Recently we visited the studio of Cherry Cratty who makes compositions entirely out of paper pulp. She sprays the pulp onto a surface, then applies bits of pulp like paint. Unlike paint, the pulp creates a highly textural surface and a completely unique mark-making language.
The pulp she uses is beaten quite a long time-- until it is extremely fine. (She uses a small portable beater called a "Critter.") She pigments the pulp and makes little cakes of basic colors (like a set of paints) and then blends colored pulp together to get the desired color.
So few people paint with paper pulp that there is very little information and no "right" way to do anything. This pushes her to be creative with her tools in addition to her visual creativity. The technique she uses most often is picking up the pulp from a vat with a small sharp stick getting just the right clump for the right stroke of color. The sticks she uses to grasp the pulp are (no joke) the quills of a South African porcupine. She says that no other object works quite as well- and after demonstrating other stylus-like objects of different textures, I believe it. (The quills themselves are very beautiful: different sizes and lengths with black and cream stripes. They look like magical objects.)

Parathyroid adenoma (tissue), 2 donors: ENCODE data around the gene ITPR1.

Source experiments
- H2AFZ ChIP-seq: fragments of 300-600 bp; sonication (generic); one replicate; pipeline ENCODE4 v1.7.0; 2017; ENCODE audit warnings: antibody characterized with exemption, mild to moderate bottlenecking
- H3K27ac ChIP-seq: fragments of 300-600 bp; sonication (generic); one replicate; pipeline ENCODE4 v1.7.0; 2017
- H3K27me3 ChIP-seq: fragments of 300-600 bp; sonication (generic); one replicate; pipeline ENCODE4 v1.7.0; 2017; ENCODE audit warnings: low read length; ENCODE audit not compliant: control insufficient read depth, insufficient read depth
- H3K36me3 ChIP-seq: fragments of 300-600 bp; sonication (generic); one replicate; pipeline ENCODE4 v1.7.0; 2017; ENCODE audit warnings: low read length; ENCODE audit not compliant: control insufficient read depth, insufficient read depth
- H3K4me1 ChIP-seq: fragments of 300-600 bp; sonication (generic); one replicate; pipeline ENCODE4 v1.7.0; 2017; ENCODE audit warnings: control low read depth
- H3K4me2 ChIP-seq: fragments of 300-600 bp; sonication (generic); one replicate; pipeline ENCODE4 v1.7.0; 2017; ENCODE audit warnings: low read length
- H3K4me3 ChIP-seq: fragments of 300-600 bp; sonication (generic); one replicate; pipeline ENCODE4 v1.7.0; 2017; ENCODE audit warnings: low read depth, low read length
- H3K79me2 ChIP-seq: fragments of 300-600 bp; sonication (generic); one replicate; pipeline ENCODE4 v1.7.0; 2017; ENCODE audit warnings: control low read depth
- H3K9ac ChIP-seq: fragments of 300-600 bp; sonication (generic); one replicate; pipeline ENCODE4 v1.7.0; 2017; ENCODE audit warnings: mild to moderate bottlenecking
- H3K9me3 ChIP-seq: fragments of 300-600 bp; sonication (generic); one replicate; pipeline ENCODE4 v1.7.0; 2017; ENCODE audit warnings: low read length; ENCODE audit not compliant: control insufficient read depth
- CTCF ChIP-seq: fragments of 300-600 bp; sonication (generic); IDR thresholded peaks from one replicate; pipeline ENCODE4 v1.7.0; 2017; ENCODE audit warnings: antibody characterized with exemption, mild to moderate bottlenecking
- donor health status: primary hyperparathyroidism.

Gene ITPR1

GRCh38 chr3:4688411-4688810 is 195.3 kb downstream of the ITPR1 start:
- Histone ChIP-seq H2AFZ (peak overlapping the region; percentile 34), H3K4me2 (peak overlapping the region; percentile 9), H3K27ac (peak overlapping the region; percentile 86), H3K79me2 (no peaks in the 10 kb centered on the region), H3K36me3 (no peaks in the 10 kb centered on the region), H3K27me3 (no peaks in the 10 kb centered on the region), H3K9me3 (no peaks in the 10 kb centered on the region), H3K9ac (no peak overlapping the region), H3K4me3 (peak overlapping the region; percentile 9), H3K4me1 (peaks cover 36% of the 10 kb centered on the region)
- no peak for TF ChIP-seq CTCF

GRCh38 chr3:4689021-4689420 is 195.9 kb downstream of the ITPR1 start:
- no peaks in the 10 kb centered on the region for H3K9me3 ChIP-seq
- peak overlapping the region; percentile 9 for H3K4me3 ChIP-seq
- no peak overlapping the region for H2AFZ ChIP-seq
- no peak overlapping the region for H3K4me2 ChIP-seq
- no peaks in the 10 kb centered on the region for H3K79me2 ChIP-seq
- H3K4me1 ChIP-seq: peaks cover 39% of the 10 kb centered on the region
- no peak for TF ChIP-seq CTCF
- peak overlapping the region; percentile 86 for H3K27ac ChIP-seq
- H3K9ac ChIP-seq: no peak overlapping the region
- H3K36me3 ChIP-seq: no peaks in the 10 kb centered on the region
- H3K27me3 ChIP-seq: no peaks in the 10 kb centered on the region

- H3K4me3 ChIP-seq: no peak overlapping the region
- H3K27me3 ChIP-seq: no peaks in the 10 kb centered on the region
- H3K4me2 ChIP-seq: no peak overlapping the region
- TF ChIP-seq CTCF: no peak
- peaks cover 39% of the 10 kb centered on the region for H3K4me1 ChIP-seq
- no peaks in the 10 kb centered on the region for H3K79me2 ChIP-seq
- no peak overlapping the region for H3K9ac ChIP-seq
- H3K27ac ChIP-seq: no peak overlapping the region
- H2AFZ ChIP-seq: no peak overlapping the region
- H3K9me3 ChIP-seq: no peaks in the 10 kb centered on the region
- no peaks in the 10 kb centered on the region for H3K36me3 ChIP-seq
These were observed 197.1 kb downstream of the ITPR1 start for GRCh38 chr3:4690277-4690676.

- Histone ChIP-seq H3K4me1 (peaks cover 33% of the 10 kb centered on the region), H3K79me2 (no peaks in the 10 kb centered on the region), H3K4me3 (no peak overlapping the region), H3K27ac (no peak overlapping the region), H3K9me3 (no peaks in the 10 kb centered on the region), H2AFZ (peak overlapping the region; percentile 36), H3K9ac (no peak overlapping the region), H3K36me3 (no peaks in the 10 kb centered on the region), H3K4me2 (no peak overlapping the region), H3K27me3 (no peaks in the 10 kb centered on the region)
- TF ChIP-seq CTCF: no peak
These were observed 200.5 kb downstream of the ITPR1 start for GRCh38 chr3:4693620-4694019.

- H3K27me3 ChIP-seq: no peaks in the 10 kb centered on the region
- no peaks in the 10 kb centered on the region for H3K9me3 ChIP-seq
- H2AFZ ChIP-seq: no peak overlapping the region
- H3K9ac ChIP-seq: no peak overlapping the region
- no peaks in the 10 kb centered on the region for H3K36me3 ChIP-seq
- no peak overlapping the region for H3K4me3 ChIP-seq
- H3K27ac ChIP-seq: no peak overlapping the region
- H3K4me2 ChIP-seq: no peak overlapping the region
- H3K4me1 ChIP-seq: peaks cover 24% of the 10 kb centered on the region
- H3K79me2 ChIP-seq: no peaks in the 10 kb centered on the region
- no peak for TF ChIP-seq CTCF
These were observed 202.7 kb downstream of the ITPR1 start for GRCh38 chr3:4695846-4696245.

In a very recent technique innovation, Cherry whips the pulp with a milk-shake blender to create a frothy mixture. She then applies it to a dry pulp-covered surface with a brush. It is thin and translucent like watercolor, creating a surface that is light and ethereal, but retaining the beautiful texture of paper.
I am excited to see what happens in her workshop at the Appalachian Center for Craft in May.